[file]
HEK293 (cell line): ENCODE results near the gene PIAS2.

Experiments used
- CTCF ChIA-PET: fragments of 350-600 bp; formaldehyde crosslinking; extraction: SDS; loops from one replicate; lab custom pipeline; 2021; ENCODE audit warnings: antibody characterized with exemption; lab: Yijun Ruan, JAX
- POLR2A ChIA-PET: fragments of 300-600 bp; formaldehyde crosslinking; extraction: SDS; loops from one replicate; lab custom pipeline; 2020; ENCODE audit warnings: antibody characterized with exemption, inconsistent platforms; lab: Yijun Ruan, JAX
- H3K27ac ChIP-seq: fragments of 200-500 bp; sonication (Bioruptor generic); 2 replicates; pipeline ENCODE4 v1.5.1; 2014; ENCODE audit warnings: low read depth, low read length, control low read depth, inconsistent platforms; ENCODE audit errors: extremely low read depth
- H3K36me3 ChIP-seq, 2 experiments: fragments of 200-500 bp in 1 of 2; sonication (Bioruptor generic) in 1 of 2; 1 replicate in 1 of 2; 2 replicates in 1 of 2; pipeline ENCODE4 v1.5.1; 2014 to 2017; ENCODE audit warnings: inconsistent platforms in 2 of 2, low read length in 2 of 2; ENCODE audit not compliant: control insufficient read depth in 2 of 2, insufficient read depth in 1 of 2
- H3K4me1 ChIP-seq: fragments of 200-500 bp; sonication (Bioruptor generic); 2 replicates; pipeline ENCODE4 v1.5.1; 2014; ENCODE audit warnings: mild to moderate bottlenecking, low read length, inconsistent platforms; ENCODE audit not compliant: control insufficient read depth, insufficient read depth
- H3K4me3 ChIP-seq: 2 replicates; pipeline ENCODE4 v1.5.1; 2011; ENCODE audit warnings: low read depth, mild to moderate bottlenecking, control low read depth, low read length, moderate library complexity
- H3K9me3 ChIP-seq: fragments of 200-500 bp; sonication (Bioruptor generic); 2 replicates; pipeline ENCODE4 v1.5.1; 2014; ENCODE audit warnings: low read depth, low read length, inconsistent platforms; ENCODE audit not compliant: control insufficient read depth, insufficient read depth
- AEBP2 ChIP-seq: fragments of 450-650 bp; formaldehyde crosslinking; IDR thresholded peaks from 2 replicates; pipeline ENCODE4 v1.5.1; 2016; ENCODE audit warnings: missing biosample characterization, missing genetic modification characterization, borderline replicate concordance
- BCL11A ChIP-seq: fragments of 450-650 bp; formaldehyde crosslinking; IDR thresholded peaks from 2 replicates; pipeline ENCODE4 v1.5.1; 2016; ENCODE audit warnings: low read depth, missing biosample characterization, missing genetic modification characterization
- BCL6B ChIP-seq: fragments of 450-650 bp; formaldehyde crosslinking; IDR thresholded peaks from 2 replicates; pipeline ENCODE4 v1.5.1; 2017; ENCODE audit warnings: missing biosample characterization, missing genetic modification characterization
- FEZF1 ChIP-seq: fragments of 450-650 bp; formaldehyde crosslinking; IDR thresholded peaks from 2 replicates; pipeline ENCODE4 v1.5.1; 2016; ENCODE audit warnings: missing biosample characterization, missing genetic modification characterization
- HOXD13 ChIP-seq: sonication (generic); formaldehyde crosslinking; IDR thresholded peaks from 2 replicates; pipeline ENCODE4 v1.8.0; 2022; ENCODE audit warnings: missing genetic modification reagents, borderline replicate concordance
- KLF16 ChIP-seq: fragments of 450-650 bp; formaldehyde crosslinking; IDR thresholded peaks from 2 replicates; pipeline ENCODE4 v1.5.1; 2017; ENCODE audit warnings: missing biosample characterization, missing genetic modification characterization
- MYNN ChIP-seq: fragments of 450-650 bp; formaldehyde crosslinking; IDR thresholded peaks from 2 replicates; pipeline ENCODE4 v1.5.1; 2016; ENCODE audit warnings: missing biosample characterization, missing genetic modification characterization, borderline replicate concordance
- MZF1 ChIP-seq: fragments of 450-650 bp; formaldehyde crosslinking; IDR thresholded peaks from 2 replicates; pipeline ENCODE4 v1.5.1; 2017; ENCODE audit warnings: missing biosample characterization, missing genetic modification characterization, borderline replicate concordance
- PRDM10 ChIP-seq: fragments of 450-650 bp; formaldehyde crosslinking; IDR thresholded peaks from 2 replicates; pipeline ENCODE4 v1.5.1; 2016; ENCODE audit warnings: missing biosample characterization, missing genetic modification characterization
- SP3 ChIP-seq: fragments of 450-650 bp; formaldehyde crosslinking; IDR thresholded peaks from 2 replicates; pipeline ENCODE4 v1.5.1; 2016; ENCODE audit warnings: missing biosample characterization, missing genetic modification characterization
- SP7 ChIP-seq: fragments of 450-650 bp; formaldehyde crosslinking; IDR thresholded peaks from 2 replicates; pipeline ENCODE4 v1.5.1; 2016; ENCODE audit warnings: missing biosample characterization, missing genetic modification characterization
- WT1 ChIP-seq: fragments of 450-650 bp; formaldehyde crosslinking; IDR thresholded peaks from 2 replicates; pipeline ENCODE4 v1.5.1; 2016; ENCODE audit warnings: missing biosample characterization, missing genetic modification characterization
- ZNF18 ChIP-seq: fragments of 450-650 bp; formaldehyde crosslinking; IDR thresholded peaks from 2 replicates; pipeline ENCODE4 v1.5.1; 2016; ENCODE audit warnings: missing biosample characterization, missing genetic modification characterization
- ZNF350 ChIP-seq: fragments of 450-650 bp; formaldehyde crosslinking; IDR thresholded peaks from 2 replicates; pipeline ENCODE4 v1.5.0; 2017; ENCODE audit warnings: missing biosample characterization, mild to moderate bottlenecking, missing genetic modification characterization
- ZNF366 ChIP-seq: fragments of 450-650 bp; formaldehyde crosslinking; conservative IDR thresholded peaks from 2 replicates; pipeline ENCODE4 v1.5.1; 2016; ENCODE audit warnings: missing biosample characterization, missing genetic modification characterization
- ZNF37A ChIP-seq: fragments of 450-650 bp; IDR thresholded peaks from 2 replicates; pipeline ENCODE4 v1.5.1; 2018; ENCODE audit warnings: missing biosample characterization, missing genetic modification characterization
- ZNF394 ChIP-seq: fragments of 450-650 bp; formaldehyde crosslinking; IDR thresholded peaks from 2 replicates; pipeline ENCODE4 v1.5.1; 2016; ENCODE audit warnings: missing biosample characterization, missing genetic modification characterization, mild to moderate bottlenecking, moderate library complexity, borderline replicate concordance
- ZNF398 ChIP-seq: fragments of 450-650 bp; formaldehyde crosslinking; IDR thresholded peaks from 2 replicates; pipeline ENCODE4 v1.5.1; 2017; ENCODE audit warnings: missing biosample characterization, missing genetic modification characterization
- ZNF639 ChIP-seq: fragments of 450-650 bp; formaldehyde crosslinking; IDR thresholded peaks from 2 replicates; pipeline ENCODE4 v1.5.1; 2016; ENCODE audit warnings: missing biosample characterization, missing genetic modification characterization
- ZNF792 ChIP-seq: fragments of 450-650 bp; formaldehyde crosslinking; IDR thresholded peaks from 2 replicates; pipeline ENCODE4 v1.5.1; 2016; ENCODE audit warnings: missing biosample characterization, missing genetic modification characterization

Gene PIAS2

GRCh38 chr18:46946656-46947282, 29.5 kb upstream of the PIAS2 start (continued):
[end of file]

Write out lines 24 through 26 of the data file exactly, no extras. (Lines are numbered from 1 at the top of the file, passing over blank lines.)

- ZNF366 ChIP-seq: fragments of 450-650 bp; formaldehyde crosslinking; conservative IDR thresholded peaks from 2 replicates; pipeline ENCODE4 v1.5.1; 2016; ENCODE audit warnings: missing biosample characterization, missing genetic modification characterization
- ZNF37A ChIP-seq: fragments of 450-650 bp; IDR thresholded peaks from 2 replicates; pipeline ENCODE4 v1.5.1; 2018; ENCODE audit warnings: missing biosample characterization, missing genetic modification characterization
- ZNF394 ChIP-seq: fragments of 450-650 bp; formaldehyde crosslinking; IDR thresholded peaks from 2 replicates; pipeline ENCODE4 v1.5.1; 2016; ENCODE audit warnings: missing biosample characterization, missing genetic modification characterization, mild to moderate bottlenecking, moderate library complexity, borderline replicate concordance